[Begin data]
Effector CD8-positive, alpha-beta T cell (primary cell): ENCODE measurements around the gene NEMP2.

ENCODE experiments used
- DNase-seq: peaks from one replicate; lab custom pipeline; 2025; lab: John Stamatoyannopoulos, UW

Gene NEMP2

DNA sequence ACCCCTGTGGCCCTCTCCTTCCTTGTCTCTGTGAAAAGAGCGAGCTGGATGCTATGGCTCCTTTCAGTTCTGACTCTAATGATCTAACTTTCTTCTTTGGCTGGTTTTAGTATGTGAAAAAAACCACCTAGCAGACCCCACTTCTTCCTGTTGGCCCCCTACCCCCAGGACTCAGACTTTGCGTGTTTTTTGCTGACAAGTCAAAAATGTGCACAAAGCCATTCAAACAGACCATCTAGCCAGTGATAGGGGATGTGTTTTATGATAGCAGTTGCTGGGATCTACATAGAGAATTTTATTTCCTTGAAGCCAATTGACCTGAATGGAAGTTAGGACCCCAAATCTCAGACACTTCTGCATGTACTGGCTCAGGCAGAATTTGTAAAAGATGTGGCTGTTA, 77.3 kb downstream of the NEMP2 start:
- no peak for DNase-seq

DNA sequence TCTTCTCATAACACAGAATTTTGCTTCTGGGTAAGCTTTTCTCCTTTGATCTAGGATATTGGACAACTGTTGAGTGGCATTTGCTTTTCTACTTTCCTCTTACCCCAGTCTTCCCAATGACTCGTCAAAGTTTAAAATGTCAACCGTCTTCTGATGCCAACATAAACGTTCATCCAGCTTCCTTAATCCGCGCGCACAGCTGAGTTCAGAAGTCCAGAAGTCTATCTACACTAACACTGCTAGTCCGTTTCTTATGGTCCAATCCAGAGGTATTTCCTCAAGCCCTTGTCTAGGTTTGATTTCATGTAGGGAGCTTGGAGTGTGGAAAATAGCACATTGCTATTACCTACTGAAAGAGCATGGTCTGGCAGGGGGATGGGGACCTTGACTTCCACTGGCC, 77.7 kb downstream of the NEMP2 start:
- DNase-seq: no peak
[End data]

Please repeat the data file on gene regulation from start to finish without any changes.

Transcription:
Effector CD8-positive, alpha-beta T cell (primary cell): ENCODE measurements around the gene NEMP2.

ENCODE experiments used
- DNase-seq: peaks from one replicate; lab custom pipeline; 2025; lab: John Stamatoyannopoulos, UW

Gene NEMP2

DNA sequence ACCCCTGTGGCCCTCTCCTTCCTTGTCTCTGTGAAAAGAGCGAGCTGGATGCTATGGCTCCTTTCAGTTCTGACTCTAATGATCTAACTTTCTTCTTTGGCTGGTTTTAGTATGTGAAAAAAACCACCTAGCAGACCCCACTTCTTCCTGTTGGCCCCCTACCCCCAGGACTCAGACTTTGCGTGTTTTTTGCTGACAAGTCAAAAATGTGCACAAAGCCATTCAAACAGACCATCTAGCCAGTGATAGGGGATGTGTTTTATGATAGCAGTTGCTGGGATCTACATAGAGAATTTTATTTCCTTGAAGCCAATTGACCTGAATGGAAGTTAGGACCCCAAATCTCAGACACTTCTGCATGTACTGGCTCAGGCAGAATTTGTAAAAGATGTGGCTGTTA, 77.3 kb downstream of the NEMP2 start:
- no peak for DNase-seq

DNA sequence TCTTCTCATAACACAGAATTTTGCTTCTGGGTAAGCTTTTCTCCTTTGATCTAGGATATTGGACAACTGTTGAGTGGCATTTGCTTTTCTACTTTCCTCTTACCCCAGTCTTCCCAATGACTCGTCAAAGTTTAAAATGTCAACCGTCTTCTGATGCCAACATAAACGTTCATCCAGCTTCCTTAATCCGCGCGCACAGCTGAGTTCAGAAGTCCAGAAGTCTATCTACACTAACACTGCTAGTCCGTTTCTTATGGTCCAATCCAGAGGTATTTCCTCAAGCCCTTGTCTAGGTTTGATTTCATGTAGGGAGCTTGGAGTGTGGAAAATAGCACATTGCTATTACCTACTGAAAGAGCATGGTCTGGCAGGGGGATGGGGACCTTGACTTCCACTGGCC, 77.7 kb downstream of the NEMP2 start:
- DNase-seq: no peak